Use long-tail keywords

Voice search queries are typically conversational in style, often framed as questions or full, grammatically-correct sentences.

You can incorporate these long-tail, conversational keyword phrases into your landing page content to attract targeted traffic. As a bonus, this defined traffic is often cheaper.

14. Social Sharing & Feeds

Show your social feeds and tweets on your landing page to show your presence on social media. Once visitor purchase or do some conversion, make it easy for them to brag about their purchase and share their experiences by adding links to all types of social media. It will increase your credibility and presence on social platforms.

15. Test and update

Like everything else in PPC advertising, your landing pages are not a set-and-forget task. Once you publish your landing pages, you must keep an eye on the analytics to gauge their performance.

Try A/B testing several ideas to determine the most effective version of your landing page. For example, you could test out two versions with different:

  • Headlines

  • Benefits

  • Images

  • CTAs

  • CTA positions

Run variants for a while, gather the data, and then analyze it to identify which version generates more clicks, leads, and conversions.

This process of testing and monitoring should be ongoing, helping you continually update and improve your landing pages, eliminating flaws, and optimizing strong points to create the best possible user experience.

Remember only to change and test one aspect at a time. This makes it easier to determine the impact of the change. For example, test images one week, then pick the best image. Next week, test headlines, then select the best headline. The following week, test CTAs, etc.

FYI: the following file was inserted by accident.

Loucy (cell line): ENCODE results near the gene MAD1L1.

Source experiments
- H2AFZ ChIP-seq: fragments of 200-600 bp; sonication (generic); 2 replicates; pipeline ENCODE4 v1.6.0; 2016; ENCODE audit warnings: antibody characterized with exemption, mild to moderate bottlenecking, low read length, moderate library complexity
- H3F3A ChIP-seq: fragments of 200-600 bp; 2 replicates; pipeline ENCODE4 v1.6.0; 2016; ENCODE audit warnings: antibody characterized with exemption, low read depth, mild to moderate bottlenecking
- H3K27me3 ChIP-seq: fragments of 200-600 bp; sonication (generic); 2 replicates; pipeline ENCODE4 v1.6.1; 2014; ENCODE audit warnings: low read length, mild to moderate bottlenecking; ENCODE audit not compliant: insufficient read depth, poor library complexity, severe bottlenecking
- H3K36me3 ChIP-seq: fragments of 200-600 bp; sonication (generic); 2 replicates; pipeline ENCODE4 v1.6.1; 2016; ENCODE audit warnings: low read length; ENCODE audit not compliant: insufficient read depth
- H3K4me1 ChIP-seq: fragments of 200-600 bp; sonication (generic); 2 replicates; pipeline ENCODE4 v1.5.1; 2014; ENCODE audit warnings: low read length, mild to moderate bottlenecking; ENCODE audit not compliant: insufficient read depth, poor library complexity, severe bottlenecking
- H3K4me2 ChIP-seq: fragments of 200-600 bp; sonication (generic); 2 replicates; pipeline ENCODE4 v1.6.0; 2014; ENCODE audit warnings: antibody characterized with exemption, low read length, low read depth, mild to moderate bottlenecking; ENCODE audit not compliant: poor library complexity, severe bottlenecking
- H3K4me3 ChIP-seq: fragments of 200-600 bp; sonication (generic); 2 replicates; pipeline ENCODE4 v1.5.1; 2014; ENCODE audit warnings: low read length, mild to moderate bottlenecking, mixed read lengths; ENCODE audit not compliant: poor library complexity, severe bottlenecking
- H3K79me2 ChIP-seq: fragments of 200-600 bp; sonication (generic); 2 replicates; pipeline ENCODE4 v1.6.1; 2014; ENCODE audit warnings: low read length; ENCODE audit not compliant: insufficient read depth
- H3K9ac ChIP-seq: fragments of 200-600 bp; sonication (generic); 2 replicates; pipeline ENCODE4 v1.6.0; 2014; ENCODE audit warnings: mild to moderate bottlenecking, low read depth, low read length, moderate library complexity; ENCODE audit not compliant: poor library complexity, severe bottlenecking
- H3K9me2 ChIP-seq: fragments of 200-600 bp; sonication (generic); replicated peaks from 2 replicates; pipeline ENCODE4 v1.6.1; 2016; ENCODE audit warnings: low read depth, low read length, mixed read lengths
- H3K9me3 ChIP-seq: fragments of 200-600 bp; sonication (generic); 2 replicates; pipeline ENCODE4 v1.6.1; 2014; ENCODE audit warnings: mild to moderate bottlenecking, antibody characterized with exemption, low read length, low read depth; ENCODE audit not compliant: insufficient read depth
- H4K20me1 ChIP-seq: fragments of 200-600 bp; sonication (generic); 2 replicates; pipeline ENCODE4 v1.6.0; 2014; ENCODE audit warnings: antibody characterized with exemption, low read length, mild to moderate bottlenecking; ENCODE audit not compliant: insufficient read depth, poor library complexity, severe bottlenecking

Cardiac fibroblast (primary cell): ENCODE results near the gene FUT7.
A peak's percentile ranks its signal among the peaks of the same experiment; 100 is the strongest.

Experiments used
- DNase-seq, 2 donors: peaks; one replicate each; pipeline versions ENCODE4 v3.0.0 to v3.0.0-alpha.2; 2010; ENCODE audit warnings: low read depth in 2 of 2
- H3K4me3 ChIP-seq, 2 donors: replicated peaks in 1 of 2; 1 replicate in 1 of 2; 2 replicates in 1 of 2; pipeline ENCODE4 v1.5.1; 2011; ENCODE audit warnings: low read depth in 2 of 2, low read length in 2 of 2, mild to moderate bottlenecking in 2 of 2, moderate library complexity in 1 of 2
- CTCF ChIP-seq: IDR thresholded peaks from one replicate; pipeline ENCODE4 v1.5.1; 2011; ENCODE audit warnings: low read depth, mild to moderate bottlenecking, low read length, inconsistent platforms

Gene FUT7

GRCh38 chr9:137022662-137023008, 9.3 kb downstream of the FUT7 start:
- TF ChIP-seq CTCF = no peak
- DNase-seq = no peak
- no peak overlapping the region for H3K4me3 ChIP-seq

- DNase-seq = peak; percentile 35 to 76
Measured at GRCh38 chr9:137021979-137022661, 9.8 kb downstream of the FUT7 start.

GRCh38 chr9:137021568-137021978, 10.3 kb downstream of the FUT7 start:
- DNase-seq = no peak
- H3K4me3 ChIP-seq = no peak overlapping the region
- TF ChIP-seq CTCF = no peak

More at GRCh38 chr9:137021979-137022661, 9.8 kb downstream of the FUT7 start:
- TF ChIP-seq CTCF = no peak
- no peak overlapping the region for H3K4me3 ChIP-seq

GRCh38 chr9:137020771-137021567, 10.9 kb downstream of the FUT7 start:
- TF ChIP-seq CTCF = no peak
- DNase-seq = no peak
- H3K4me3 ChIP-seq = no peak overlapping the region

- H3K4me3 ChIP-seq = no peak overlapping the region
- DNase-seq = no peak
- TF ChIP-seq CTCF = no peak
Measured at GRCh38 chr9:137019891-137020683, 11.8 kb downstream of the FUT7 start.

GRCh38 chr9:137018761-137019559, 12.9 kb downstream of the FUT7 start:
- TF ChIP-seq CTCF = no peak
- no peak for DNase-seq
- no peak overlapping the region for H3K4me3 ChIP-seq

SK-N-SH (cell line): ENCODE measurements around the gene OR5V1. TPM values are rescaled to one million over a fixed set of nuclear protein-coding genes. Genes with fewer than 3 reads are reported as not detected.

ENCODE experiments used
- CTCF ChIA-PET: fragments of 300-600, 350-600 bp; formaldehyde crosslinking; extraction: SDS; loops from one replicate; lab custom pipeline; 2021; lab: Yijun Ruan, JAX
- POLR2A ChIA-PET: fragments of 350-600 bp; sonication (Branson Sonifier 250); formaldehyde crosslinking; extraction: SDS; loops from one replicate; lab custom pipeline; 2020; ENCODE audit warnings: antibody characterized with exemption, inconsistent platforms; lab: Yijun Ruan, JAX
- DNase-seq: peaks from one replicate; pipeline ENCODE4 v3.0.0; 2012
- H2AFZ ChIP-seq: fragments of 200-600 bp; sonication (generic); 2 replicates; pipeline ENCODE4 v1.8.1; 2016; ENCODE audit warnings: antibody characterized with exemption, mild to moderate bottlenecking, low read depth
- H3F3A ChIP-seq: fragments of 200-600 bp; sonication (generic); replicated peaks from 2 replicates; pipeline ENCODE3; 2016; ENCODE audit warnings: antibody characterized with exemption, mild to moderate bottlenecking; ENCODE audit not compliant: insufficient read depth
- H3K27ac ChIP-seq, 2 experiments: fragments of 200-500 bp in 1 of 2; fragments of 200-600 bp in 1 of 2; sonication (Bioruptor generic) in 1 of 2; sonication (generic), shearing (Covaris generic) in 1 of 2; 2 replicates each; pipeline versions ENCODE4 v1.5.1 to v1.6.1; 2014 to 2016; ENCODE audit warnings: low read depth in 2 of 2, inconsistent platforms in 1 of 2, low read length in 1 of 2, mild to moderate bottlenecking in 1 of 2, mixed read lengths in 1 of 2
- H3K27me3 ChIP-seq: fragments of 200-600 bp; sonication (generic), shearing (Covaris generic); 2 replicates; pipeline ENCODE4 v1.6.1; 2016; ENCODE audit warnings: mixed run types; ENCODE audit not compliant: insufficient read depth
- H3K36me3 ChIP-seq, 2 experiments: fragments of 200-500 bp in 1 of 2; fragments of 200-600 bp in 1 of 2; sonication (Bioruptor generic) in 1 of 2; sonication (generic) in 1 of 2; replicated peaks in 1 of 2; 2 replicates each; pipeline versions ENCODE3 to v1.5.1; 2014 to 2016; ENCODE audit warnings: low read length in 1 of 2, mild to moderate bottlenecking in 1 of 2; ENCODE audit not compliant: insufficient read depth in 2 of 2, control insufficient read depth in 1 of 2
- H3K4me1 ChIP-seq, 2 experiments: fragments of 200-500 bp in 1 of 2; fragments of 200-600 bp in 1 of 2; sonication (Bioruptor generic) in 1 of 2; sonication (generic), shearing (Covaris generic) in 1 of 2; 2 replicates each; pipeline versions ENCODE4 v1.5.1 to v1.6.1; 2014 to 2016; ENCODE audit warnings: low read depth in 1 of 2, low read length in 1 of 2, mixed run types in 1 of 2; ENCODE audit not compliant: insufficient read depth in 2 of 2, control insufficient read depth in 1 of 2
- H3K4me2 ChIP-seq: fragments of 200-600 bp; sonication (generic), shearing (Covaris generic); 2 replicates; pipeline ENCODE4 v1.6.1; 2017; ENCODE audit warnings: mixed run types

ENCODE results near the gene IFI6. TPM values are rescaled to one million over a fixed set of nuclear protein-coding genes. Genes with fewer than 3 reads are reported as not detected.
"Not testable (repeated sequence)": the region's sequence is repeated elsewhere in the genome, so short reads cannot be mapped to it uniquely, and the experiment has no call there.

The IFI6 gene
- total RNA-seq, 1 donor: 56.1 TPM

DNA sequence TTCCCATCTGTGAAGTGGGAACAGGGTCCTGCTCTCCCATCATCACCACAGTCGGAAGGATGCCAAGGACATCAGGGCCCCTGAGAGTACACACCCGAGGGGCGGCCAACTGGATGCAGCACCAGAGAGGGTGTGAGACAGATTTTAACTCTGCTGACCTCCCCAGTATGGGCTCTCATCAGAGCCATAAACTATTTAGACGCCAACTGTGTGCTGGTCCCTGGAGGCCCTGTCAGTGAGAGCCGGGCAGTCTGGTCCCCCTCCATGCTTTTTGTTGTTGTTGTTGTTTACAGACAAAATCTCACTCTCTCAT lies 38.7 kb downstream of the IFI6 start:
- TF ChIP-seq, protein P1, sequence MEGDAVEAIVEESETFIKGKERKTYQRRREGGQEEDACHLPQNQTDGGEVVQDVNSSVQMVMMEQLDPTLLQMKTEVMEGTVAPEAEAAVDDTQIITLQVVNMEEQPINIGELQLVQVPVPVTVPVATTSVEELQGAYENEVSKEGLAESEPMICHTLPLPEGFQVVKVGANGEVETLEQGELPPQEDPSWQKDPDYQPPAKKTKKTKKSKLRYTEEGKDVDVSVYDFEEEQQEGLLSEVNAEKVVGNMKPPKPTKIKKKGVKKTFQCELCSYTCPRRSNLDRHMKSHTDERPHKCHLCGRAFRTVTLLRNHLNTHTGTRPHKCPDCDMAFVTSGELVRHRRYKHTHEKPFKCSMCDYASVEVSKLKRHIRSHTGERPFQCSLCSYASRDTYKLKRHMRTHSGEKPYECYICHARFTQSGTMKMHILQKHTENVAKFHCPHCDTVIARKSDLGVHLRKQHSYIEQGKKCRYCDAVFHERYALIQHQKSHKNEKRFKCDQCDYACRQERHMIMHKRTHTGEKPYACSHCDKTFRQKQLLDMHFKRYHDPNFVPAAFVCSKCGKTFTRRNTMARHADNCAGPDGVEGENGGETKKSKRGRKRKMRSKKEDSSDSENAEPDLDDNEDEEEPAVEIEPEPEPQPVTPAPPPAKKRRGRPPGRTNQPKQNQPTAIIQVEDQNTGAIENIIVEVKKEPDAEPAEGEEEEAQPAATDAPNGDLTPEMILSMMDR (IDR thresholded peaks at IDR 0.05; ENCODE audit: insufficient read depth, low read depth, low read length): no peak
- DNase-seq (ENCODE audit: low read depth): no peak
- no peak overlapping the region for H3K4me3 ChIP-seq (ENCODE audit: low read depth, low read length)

Wrap Up

So, now you know how to make a good landing page. By analyzing these areas and putting in the time and effort to optimize each one, you’re sure to see dramatic improvements.

PPC advertising requires patience and strategy, more so than a big budget. Learning how to optimize your landing pages is crucial to maximizing your ROI.

Is Organic Search Traffic from Blog Posts superior to Google Ads?

From my experience Google ads cost me $0.80 per click. Of course it depends on the niche. So it might vary.

Now for $10 I can find someone on Upwork who writes me a 1000 word blog post. Again it depends on the niche. But that’s been my experience.

So $10 spent on Google ads will give me 12 clicks. Wouldn’t a $10 blog post give me much more traffic than 12 clicks over the years? Assuming it has a good headline and maybe some tags.

If I had to bet, I would bet that the blog post over time would far outperform the Google ads. But I don’t yet have the data. So I’m curious what you think about that?


The blog probably would get more unique visitors, yeah. But are they qualified, are you selling them in the blog post, does your $10/article writer understand their needs and have experience on writing copy that converts?